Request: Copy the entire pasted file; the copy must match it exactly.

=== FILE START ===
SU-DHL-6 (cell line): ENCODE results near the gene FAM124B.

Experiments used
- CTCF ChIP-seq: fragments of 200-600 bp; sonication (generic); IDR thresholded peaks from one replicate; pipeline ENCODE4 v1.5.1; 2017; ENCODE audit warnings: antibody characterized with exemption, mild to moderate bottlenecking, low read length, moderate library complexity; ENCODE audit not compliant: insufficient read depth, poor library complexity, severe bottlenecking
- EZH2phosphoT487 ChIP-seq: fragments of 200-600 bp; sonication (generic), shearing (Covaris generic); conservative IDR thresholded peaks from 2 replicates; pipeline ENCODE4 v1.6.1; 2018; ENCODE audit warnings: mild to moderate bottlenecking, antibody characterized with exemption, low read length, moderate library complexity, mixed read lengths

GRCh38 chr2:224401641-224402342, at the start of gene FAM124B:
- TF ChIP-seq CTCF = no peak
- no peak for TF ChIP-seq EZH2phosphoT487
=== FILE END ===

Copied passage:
SU-DHL-6 (cell line): ENCODE results near the gene FAM124B.

Experiments used
- CTCF ChIP-seq: fragments of 200-600 bp; sonication (generic); IDR thresholded peaks from one replicate; pipeline ENCODE4 v1.5.1; 2017; ENCODE audit warnings: antibody characterized with exemption, mild to moderate bottlenecking, low read length, moderate library complexity; ENCODE audit not compliant: insufficient read depth, poor library complexity, severe bottlenecking
- EZH2phosphoT487 ChIP-seq: fragments of 200-600 bp; sonication (generic), shearing (Covaris generic); conservative IDR thresholded peaks from 2 replicates; pipeline ENCODE4 v1.6.1; 2018; ENCODE audit warnings: mild to moderate bottlenecking, antibody characterized with exemption, low read length, moderate library complexity, mixed read lengths

GRCh38 chr2:224401641-224402342, at the start of gene FAM124B:
- TF ChIP-seq CTCF = no peak
- no peak for TF ChIP-seq EZH2phosphoT487